Our family’s address changed in the last few weeks. We only moved three short miles away, but we have felt the weight of leaving our last (and first) home behind. And we have felt the joy of making this new house our home (even with the joys of painting and moving wearing off more quickly).

The move has given us a fresh opportunity to think and dream and pray about having a home. Why do we have a home? What do we want to happen inside these walls? What will the legacy be of our years here, however many years we end up living here? As a family who believes in Jesus, obeys Jesus, and loves Jesus above all else, how do we make the most of this home?

The questions are all too big for us on our own, so we take them to God and let him speak. The verses below are shaping how our family intends to steward our home, and inspiring us to make it an outpost for ministry, rather than a retreat from our mission.

  1. May we build our home on Christ and nothing less.

Of all the things that might show up on an inspection report, foundation issues are the worst. If you decide to buy a house with a bad foundation, you’re signing up to suffer a host of serious problems throughout your home, or you’re signing up to pay tens of thousands of dollars to have the foundation fixed. Most buyers simply walk away from a bad foundation, and for good reason.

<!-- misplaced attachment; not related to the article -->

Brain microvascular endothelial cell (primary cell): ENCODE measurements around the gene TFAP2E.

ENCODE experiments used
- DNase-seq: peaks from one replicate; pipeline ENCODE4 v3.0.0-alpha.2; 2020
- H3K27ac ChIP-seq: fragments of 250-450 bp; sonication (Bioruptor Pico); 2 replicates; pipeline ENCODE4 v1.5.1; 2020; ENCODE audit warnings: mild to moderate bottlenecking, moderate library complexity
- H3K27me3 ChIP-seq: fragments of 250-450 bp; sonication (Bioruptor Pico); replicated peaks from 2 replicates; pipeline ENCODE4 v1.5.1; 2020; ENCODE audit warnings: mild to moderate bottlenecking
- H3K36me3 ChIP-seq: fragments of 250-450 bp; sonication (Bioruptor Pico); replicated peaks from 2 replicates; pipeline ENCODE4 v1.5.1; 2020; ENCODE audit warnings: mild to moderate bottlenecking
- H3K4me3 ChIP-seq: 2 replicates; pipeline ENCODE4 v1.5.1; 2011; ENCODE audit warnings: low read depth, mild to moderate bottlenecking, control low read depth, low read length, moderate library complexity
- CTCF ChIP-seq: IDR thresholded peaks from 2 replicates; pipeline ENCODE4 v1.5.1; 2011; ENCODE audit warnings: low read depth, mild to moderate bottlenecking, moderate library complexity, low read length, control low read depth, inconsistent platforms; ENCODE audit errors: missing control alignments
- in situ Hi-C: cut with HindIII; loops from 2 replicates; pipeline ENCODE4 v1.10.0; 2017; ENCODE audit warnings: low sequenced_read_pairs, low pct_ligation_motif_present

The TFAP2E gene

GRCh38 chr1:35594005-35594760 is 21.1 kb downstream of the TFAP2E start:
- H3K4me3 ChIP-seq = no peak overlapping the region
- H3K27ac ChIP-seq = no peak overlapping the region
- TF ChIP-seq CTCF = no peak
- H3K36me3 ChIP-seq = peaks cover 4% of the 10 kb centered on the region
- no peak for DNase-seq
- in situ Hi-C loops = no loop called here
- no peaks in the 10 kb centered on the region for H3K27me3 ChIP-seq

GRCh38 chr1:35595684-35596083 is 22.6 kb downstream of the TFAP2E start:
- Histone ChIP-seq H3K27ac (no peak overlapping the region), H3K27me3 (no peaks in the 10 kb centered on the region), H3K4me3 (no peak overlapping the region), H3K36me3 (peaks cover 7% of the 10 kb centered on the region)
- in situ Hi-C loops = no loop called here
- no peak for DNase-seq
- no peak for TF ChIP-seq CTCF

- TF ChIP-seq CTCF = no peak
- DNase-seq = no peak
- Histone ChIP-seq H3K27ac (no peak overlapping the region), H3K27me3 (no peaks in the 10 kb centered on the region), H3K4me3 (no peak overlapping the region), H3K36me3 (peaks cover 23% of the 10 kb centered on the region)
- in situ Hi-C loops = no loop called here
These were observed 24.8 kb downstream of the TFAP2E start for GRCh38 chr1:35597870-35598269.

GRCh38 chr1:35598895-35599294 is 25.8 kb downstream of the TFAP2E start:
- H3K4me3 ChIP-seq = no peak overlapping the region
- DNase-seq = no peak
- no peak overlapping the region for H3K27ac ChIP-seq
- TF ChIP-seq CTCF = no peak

If Christians are ever going to maintain and steward a home in a meaningful way, we must build our house on Christ. Regardless of whether we own or rent, whether we have lived here for 25 years or a few days, we have the opportunity to rebuild the foundation under our spiritual feet.

Jesus tells the parable,

“Everyone then who hears these words of mine and does them will be like a wise man who built his house on the rock. And the rain fell, and the floods came, and the winds blew and beat on that house, but it did not fall, because it had been founded on the rock. And everyone who hears these words of mine and does not do them will be like a foolish man who built his house on the sand. And the rain fell, and the floods came, and the winds blew and beat against that house, and it fell, and great was the fall of it.” (Matthew 7:24–27)